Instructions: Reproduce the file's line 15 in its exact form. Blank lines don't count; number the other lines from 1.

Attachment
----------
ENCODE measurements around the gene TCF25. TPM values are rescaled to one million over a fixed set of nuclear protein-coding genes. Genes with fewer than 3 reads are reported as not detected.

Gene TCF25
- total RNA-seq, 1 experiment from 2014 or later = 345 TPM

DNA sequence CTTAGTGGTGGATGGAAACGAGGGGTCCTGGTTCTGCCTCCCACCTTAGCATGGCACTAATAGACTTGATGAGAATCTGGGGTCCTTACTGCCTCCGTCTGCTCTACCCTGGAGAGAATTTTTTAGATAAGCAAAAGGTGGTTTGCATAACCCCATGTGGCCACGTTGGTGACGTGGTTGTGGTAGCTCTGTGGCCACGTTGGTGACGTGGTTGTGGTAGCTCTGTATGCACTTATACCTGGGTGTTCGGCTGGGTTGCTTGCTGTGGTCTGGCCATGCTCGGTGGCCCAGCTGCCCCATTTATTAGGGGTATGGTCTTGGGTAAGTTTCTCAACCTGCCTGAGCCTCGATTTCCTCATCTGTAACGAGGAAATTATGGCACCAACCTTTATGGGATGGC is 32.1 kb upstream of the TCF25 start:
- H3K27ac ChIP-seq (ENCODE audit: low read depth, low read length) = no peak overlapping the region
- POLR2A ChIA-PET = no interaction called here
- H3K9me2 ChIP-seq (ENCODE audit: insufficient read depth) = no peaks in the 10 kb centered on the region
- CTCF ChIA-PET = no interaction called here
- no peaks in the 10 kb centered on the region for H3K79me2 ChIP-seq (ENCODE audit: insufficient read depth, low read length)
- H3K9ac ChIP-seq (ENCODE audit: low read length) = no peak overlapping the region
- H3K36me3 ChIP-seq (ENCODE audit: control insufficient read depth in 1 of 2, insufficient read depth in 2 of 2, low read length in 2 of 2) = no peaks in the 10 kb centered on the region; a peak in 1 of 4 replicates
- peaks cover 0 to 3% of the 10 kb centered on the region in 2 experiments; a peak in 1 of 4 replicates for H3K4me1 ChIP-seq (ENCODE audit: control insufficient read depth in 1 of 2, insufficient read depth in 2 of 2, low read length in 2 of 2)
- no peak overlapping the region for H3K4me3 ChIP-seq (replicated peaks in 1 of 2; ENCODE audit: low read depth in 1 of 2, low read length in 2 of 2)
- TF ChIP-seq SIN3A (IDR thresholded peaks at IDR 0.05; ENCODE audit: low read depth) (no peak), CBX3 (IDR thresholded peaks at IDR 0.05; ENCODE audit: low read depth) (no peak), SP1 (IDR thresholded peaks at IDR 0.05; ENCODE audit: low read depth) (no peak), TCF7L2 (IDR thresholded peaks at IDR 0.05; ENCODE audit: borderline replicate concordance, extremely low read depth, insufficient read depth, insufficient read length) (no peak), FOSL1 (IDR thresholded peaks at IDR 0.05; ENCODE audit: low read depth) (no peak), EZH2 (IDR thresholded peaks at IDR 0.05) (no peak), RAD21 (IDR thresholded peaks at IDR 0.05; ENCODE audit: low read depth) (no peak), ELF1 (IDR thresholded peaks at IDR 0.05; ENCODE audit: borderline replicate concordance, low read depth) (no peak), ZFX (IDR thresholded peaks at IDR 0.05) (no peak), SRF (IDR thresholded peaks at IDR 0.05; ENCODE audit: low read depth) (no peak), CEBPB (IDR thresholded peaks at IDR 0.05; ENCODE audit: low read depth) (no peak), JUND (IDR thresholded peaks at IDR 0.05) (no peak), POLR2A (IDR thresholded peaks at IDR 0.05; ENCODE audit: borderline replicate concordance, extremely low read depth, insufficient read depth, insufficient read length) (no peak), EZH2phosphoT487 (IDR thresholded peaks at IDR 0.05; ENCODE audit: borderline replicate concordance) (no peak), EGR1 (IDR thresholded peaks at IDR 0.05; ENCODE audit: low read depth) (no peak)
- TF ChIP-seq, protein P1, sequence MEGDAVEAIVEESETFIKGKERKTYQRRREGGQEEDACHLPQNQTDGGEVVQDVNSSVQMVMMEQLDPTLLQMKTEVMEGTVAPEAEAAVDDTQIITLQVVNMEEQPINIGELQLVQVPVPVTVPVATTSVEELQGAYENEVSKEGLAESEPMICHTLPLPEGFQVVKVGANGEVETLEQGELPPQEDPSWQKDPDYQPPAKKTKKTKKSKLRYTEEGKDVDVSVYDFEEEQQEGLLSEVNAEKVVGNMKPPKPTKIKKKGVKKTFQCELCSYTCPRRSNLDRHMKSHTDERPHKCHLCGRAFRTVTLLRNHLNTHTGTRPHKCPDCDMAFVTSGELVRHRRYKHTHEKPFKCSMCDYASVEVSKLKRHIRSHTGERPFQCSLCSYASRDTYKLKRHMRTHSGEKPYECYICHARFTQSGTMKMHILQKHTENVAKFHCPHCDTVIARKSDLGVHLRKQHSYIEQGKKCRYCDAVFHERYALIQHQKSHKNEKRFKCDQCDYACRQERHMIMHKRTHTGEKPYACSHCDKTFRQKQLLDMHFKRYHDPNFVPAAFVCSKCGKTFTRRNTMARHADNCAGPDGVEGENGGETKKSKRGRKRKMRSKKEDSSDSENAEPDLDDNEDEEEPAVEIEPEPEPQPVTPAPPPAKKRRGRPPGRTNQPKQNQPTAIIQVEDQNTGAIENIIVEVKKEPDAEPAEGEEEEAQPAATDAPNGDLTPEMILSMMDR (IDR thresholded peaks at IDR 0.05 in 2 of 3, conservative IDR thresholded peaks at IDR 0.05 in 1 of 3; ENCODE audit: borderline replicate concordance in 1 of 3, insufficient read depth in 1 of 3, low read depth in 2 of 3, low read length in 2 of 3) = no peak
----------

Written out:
- TF ChIP-seq, protein P1, sequence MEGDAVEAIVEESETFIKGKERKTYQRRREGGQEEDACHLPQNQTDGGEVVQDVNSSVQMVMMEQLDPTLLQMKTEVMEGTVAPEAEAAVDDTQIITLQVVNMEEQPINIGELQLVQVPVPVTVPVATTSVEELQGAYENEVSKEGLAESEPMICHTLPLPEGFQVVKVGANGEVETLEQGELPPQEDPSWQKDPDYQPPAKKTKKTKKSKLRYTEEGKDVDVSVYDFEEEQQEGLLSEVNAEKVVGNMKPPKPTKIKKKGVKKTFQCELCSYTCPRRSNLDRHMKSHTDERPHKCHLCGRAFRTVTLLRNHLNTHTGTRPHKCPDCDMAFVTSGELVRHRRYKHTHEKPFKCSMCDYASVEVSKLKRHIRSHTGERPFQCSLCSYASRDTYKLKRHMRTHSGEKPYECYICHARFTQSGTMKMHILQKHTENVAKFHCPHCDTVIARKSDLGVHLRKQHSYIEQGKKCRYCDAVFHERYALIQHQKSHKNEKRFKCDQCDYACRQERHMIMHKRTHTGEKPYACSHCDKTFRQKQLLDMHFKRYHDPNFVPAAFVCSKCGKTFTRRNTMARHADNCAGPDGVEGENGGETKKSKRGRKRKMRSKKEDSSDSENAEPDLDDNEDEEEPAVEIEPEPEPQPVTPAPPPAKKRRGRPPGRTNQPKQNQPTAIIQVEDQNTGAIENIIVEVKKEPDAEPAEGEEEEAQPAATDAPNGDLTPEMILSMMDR (IDR thresholded peaks at IDR 0.05 in 2 of 3, conservative IDR thresholded peaks at IDR 0.05 in 1 of 3; ENCODE audit: borderline replicate concordance in 1 of 3, insufficient read depth in 1 of 3, low read depth in 2 of 3, low read length in 2 of 3) = no peak